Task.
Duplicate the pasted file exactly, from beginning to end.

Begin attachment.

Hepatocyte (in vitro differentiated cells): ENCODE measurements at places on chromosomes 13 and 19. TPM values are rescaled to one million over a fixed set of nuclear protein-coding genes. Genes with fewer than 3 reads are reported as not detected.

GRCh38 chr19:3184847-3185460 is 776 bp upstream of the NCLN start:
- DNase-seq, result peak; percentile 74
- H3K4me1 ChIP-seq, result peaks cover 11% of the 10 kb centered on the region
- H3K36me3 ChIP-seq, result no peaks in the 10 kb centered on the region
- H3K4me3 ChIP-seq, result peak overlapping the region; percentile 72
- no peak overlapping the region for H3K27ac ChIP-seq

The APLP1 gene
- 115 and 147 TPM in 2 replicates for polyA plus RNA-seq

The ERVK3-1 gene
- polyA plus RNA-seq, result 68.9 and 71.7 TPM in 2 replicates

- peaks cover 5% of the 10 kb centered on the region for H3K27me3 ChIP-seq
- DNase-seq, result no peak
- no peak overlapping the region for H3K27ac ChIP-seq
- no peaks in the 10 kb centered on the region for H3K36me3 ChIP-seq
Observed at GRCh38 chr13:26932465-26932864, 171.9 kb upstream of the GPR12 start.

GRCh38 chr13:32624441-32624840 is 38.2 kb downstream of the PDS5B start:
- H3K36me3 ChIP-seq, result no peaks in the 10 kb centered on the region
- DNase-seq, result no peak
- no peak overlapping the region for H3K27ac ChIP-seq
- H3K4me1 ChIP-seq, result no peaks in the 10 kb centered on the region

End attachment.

Hepatocyte (in vitro differentiated cells): ENCODE measurements at places on chromosomes 13 and 19. TPM values are rescaled to one million over a fixed set of nuclear protein-coding genes. Genes with fewer than 3 reads are reported as not detected.

GRCh38 chr19:3184847-3185460 is 776 bp upstream of the NCLN start:
- DNase-seq, result peak; percentile 74
- H3K4me1 ChIP-seq, result peaks cover 11% of the 10 kb centered on the region
- H3K36me3 ChIP-seq, result no peaks in the 10 kb centered on the region
- H3K4me3 ChIP-seq, result peak overlapping the region; percentile 72
- no peak overlapping the region for H3K27ac ChIP-seq

The APLP1 gene
- 115 and 147 TPM in 2 replicates for polyA plus RNA-seq

The ERVK3-1 gene
- polyA plus RNA-seq, result 68.9 and 71.7 TPM in 2 replicates

- peaks cover 5% of the 10 kb centered on the region for H3K27me3 ChIP-seq
- DNase-seq, result no peak
- no peak overlapping the region for H3K27ac ChIP-seq
- no peaks in the 10 kb centered on the region for H3K36me3 ChIP-seq
Observed at GRCh38 chr13:26932465-26932864, 171.9 kb upstream of the GPR12 start.

GRCh38 chr13:32624441-32624840 is 38.2 kb downstream of the PDS5B start:
- H3K36me3 ChIP-seq, result no peaks in the 10 kb centered on the region
- DNase-seq, result no peak
- no peak overlapping the region for H3K27ac ChIP-seq
- H3K4me1 ChIP-seq, result no peaks in the 10 kb centered on the region